It's Sooo Good! | Arabic flatbread recipe

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Arabic Flatbread

I'll tell you what you can put there :
  • 2 cups flour (~200g)
  • 150 mL lukewarm water
  • 60 mL (1/4 cup) olive oil + more for topping
  • teaspoon of sugar
  • 1 packet of active dry yeast
  • Spices: 1 teaspoon salt, sesame seeds
Click to enlarge
Pita with zaatar
Flatbread is very versatile and you can try all sorts of toppings. My favorite is za'atar!.

I'll tell you what you can do :

Flatbread is incredibly tasty fresh and plain, but even tastier when it has sesame seeds or za'atar on top. Even though we often call pita with za'atar pita bread, this is often misconstrued by English speakers. Pita is any kind of flatbread, and not just the pocket bread that is called pita here in the US. This recipe shows you how to make a thick flatbread more akin to focaccia, and this is what is used to make a delicious snack bread with any variety of toppings.

First, mix the yeast in with the warm water and sugar. Let it stand for 5–10 minutes . In a large bowl mix the flour, salt and oil. Add the yeast mixture when it starts to foam and mix well. The dough will be a little sticky and you should knead it until smooth and elastic, about 10 minutes. Remove to a warm place to rise for one hour, or until it doubles in size.

Punch down the dough and knead it again for a couple of minutes. On a floured work surface, roll the dough into a cylinder shape and divide into about 6 balls. Roll out each ball into a disc shape; cover and let rise again for 30 minutes. Your bread dough is now ready and all you have to do is add the toppings. I pour generous amounts of olive oil and sprinkle on za'atar on top.

To bake, place the dough in a hot oven (500ºF) for about 5–6 minutes, or until the corners turn brown. Ideally this should be done in a clay oven or on a pizza stone in your regular oven. Pull it out and eat it hot! These make great snacks for the kids. Mmmm...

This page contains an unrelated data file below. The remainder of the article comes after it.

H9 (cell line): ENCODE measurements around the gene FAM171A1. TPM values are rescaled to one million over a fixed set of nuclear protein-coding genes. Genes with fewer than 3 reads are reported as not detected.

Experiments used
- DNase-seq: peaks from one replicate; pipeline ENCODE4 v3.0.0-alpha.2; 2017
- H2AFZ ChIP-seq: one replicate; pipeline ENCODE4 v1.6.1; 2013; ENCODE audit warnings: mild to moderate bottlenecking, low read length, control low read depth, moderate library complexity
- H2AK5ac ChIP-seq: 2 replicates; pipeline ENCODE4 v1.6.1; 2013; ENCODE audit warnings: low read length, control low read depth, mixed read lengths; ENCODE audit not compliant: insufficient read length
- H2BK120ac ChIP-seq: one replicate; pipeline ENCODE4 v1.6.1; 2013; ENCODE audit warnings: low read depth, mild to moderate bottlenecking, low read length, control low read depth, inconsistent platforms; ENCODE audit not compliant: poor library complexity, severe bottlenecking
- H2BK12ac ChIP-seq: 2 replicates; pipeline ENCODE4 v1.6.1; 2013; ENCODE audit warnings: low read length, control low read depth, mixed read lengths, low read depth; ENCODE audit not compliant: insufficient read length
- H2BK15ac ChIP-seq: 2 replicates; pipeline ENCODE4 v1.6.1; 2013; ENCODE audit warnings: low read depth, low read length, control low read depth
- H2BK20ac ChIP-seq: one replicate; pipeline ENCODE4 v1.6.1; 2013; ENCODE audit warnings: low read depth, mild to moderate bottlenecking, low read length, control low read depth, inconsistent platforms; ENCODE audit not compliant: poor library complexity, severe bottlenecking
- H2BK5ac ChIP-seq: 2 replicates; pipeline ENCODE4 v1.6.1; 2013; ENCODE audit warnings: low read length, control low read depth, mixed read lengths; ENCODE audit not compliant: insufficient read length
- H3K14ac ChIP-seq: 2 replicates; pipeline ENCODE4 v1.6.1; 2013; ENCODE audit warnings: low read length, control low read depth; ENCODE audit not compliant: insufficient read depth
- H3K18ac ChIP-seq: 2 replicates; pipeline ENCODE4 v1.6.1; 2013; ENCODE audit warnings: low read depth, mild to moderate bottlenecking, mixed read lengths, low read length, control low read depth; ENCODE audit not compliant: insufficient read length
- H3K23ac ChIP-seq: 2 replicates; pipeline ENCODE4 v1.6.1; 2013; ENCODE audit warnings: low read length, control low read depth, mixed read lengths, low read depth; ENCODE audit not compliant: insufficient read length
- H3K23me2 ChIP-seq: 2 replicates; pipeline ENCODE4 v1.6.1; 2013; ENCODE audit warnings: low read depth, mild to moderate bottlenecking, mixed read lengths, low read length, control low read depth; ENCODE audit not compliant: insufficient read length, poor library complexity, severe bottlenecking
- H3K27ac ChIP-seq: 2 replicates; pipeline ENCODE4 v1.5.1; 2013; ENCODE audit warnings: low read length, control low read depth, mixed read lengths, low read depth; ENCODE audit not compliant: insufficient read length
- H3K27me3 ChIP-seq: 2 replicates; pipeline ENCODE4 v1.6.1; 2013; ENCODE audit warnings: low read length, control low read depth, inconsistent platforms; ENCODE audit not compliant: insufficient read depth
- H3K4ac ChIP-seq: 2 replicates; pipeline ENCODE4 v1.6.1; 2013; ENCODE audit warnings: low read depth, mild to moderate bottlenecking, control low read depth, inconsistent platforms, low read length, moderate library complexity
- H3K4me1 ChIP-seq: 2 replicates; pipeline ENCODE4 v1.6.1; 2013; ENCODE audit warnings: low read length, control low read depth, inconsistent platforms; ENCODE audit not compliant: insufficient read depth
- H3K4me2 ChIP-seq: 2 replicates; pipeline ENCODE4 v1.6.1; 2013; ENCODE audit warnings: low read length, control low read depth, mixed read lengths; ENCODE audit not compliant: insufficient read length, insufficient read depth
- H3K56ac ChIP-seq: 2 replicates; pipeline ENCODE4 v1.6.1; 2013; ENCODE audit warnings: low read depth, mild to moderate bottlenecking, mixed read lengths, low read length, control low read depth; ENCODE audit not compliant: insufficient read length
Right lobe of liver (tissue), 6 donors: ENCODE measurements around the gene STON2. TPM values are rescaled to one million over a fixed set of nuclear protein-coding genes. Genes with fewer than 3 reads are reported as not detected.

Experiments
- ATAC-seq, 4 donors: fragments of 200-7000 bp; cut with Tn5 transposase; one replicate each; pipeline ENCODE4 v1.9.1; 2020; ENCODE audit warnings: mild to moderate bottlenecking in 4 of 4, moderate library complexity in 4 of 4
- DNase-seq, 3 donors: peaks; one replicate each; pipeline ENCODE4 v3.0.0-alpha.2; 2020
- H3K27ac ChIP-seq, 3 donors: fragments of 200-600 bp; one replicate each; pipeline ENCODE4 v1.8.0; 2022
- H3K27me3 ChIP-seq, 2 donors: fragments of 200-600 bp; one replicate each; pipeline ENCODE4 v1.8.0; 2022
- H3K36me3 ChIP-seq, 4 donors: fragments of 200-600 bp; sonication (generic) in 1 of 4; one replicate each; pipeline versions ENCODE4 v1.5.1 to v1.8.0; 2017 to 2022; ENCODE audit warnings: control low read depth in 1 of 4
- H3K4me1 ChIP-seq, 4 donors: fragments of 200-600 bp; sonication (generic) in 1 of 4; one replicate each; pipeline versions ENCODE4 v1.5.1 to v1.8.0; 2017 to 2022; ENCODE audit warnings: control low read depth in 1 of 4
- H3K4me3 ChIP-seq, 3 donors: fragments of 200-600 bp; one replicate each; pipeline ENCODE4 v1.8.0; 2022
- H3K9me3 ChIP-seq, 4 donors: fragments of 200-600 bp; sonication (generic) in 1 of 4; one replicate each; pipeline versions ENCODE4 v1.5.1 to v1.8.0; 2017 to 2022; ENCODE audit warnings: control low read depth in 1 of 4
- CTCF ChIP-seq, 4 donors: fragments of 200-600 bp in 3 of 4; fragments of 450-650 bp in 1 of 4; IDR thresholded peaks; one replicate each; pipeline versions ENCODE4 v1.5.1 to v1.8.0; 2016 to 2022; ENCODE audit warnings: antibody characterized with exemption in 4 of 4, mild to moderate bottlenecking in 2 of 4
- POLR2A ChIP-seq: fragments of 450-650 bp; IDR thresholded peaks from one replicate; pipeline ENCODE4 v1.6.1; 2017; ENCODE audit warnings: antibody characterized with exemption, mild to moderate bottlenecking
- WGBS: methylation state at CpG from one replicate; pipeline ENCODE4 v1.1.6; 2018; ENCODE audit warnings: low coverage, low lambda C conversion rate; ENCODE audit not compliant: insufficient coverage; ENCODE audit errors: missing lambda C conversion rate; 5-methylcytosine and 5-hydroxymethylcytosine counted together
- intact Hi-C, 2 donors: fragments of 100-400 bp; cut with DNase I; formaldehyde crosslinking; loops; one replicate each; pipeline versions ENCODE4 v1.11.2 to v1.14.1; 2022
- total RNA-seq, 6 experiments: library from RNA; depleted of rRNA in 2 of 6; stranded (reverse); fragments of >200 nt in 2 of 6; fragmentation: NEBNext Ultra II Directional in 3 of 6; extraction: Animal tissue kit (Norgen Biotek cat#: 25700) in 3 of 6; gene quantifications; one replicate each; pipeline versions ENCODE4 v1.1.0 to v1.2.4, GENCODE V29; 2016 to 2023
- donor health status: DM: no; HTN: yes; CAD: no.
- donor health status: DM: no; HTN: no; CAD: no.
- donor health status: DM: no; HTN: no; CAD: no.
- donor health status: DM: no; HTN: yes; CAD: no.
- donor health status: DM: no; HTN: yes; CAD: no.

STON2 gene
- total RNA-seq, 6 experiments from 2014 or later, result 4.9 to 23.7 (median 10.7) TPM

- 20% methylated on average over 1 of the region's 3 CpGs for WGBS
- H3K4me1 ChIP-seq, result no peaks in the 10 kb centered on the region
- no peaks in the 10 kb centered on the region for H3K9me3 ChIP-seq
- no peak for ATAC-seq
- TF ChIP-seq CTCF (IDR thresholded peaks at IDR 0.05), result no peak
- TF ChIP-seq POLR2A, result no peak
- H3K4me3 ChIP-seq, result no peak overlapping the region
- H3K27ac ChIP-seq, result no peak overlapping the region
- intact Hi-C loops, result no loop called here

When baking bread, it's often all about the oven! This recipe is no exception. In Israel the bread is baked in a huge clay oven, often wood-fired or with something akin to a flame-thrower. The point is that it's about 1000ºF. You won't achieve this in your home oven, but you can approximate as best you can by baking at 500ºF and cooking directly on a pizza stone placed on the lowest rack of your oven.


Best of luck,


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New! Write a comment about this recipe:

Pita ?? writes: (12 Mar 2016, 09:48)
Dear Moti,

What of the commercially available American flours are best to use for Pita?
Pita ?? writes: (12 Mar 2016, 09:47)
Dear Moti,

What of the commercially available American flours are best to use for Pita?
Pita ?? writes: (12 Mar 2016, 09:46)
Dear Moti,

What of the commercially available American flours are best to use for Pita?
shdjdhsjdhdjsk writes: (05 May 2014, 17:09)
Dear Moti,hi
My brother writes: (21 Mar 2014, 11:11)
Dear Moti, this recipe is awesome. Thanks
My brothr writes: (21 Mar 2014, 11:09)
Dear Moti,
Naomi writes: (10 Mar 2012, 08:24)
Hi Moti,in what way does your recipe differ with kaboos or is it same? Do I need an arabic oven or is it possible in a normal gas oven? Please let me know.
Al Johnson writes: (11 Nov 2011, 17:14)
Dear Moti, Want to thank you for the recipe. I do circa 1800 re-enactment cooking and we have 2 clay ovens on site. your flatbread has become the favorite with the public because it is so fast and tastes sooooo good. Probably the favorite topping is olive oil with cinnamon sugar. Do small ones and they are done in 1-2 minutes with a floor temp around 6oo degrees far.have made up to 4 expansions of the batch at one time.